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About this page: On this page I wanted to transcribe an article that really illustrates who I was and who I've become now. It is an article that was published in the Lancashire Evening Post and 3 other local papers in 2006. It has also been featured in many Christian magazines and news letters. I hope it helps you understand where I've come from and where I'm going.
From childhood, Sharif Gulsher was intended by his father to enter the Islamic Priesthood -yet he turned his back on the family faith to be a Christian Minister He says his decision was partly due to the violence and abuse in his apparently devout religious background and partly because study has shown him that Christianity was his way to God.
Sharif, who lives in Preston but grew up in East Lancashire, has had a tough and complicated life. Mohammed, the man he always called father, was a drugs dealer. "It was mainly heroin. I have seen thousands of pounds worth of it on the table at home." he says. Mohammed could also be vicious, particularly towards Sharif's English mother Elenor. "He ruled with a rod of iron. She was severely beaten on a number of occasions for trying to be English. She pretended to embrace Islam in front of him, but when my father was away on business she was English. When he was home, she was a Muslim. She played the game. He broke her arms, broke her leg, and put her in hospital on different occasions He was a strict, twisted disciplinarian, a dominating dictator."
But he was keen to have his son enter the priesthood. Recalls Sharif: "He sent me to the mosque from being very young. He was grooming me, training me under tuition from the resident priest, the Molvee or Imam. I used to go immediately after school every day. In the school holidays I used to go four or five times a day. I was very strong in my attitude and very fervent. The priest said I would become an exceptional leader or preacher in the Islamic faith."
Sharif says despite his fathers business and his violence, he was a pillar of the local Islamic community. "Why is that surprising?" he asks. "The Taliban are the most fundamentalist of the Moslems in the world - and they are the biggest drug dealers in the world. He was very well respected within the community. He was charitable and very kind to children and he gave a lot of money to the promotion of Islam. One of the five pillars of the faith is the Zakah, the contribution or donation of 2.5% of your total income. My father gave much more than that."
His mother schooled him in her spiritualist beliefs when his father was away. Sharif says: "I was very confused. In the end I changed. I decided this so-called father of mine was not the example a son should have."
His mother and Mohammed eventually divorced - and then Sharif found out that he wasn't really his son. He spent the next few years living rough with his mother and at one stage served a period of borstal training.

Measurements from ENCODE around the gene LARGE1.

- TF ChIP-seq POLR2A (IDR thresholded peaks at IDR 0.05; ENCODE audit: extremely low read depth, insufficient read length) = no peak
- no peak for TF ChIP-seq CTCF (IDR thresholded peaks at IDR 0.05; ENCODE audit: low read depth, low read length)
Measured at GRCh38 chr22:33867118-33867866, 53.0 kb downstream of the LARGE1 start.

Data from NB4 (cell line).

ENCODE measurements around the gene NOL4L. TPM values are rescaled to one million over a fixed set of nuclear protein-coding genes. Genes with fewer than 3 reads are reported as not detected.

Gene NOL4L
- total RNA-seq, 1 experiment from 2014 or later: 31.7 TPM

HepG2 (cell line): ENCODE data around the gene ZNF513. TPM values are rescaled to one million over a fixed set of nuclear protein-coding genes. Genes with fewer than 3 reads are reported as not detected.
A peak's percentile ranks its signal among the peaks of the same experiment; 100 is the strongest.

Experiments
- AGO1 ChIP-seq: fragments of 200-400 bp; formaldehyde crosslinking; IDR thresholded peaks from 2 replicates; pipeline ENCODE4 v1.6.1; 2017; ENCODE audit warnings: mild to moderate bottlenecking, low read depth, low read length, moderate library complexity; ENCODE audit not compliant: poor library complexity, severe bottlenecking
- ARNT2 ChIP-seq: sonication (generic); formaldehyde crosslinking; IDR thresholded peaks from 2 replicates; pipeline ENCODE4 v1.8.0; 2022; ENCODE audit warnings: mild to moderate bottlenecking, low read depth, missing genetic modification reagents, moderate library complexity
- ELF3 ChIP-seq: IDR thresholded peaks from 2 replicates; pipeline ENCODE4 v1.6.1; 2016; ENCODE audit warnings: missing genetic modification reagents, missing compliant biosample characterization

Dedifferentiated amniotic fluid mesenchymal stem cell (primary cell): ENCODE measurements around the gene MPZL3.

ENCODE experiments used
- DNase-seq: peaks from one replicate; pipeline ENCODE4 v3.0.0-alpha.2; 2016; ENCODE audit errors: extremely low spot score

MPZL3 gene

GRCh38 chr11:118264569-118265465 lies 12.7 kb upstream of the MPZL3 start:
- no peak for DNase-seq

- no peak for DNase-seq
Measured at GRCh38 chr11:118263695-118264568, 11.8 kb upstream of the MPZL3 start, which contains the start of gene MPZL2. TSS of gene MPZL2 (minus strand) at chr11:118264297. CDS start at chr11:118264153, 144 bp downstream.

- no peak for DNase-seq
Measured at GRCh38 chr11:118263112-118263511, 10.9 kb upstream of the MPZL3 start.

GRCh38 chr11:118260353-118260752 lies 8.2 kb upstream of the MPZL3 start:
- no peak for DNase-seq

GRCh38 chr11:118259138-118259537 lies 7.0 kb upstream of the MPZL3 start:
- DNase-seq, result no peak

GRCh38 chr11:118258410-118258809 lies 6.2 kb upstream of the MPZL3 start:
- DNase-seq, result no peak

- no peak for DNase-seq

When he emerged, Mohammed had won custody of him and he was taken back to Pakistan to be schooled in Islam. But learning Arabic and Urdu proved to be very hard as he was Dyslexic. He said: "I used to get beaten by the teachers and they used to treat me like a dunce."
On his mother's death, they returned to England and Sharif joined the Royal Army Ordinance Corps for four years until he was disabled whilst on active service. Then his father entered him into the "Family Business" as a debt collector, minder and middle man.
His life changed when he met an old friend who had converted to Christianity and who told him the Jesus Christ was the son of God. Sharif said: "That's blasphemy to a Muslim. I decked him - just like that. Then I started to feel guilty. Until then, I didn't care about my violent doings, didn't care about the people I hurt, I didn't care about the world I lived in. All I cared about was making myself feel as good as I could within the circles I was in.
"I tried to take an overdose. I ended up in a psychiatric unit and they said it would take a long time to get my life right. I came out of hospital and said I was going to kill myself. I couldn't cope with the turmoil I was in and I wasn't going to tell anyone this time. But I ended up going into a church which was very hard for me at the time. They were singing Hymns and praising God and I felt a peace and a deep love."
He began to study the Bible and says this convinced him Christianity was the true path. His father cut him off as did his Mosque Leaders, "I lost my family and I lost all my friends. I was cut off from my culture." But encouraged by Christian mentors he went to Bible College and was ordained a minister.
He was pastor of a Cleethorpes church where he met wife Vanda. Now the couple live in Preston and he is an Evangelist minister preaching in the Methodist church as a local preacher, also on the Free churches of Uganda national council. He works in international outreach with the destitute and dispossessed of many nations and he works to raise money for the street and tree children of east africa. Sharif says he does not quarrel with those that follow Islam: "I'm not here to condemn people. Some Muslims are the most gentle, kind and most hospitable people you could meet. My testimony is not against the people who love Islam. My testimony is about the truth that has set me free."
More detailed testimony and the work we do please check, our website www.eastafricanoutreach.org.uk
Posted in the Daily Mail and Lancashire Evening Post in 2006, it was also published in many other local Lancashire news papers as well as some Christian Magazines
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